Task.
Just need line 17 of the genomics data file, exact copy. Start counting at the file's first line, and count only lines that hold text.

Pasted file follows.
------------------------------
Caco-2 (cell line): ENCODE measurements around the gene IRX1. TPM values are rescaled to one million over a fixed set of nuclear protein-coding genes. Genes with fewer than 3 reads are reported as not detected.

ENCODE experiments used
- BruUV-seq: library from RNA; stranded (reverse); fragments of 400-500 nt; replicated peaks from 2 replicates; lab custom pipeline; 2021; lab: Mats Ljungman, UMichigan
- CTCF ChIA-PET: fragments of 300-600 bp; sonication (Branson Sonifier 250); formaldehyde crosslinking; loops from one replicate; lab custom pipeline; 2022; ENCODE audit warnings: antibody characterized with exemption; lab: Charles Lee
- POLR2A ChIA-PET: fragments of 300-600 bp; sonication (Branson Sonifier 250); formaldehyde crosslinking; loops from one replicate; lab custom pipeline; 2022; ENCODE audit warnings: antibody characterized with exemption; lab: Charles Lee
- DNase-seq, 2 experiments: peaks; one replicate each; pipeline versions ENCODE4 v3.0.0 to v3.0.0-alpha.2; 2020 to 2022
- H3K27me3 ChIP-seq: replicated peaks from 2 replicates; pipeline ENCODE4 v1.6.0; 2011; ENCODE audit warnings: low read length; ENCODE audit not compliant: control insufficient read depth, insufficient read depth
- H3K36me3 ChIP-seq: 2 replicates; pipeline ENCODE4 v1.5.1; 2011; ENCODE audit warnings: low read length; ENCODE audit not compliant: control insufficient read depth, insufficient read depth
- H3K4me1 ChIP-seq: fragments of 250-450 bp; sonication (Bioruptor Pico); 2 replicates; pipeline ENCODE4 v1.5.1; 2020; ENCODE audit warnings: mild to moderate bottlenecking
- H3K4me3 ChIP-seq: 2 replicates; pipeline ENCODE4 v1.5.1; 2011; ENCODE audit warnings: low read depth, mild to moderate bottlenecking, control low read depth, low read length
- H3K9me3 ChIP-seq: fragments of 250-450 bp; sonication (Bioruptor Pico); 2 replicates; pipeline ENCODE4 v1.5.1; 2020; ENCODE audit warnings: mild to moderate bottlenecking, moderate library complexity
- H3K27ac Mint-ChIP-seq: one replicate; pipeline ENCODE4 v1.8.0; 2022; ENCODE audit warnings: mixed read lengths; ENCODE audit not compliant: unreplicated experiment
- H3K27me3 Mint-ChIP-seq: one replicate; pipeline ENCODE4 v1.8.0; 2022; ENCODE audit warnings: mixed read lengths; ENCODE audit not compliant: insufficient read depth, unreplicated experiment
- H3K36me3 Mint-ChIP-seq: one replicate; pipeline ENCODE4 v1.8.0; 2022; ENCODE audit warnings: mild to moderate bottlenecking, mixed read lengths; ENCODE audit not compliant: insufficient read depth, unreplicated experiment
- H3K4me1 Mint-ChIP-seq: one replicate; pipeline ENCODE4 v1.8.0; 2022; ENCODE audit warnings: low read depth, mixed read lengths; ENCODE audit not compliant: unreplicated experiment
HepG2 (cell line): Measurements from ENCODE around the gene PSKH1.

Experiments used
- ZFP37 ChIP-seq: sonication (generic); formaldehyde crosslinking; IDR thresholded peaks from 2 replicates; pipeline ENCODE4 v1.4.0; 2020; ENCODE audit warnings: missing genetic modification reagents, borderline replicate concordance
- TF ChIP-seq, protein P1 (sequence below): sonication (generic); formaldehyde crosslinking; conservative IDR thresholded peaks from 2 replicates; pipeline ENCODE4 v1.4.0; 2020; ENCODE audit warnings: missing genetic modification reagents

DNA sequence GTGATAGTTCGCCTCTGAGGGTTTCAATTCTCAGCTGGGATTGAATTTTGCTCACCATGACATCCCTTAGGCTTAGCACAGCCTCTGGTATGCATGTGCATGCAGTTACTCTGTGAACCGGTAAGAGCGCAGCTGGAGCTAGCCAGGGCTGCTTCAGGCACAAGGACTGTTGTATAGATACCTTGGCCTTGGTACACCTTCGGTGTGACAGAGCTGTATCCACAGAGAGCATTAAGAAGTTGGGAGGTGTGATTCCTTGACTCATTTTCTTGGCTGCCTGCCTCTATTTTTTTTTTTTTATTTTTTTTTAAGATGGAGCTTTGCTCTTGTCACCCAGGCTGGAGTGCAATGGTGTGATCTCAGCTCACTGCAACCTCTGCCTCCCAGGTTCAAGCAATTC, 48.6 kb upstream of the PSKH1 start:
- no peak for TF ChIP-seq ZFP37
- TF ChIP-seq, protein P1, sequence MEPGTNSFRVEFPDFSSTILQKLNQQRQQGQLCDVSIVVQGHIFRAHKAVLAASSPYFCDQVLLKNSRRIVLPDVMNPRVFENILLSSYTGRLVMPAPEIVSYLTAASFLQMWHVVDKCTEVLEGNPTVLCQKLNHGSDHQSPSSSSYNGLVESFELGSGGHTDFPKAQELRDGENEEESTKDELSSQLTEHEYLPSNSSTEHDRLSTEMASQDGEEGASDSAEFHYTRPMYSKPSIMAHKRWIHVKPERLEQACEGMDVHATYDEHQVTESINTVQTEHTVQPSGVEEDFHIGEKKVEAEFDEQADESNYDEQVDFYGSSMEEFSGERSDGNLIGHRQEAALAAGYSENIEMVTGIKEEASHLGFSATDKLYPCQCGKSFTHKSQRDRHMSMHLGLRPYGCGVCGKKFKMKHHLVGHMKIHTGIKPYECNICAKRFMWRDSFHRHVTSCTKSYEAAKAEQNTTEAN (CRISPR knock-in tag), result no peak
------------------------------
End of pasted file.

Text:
Experiments used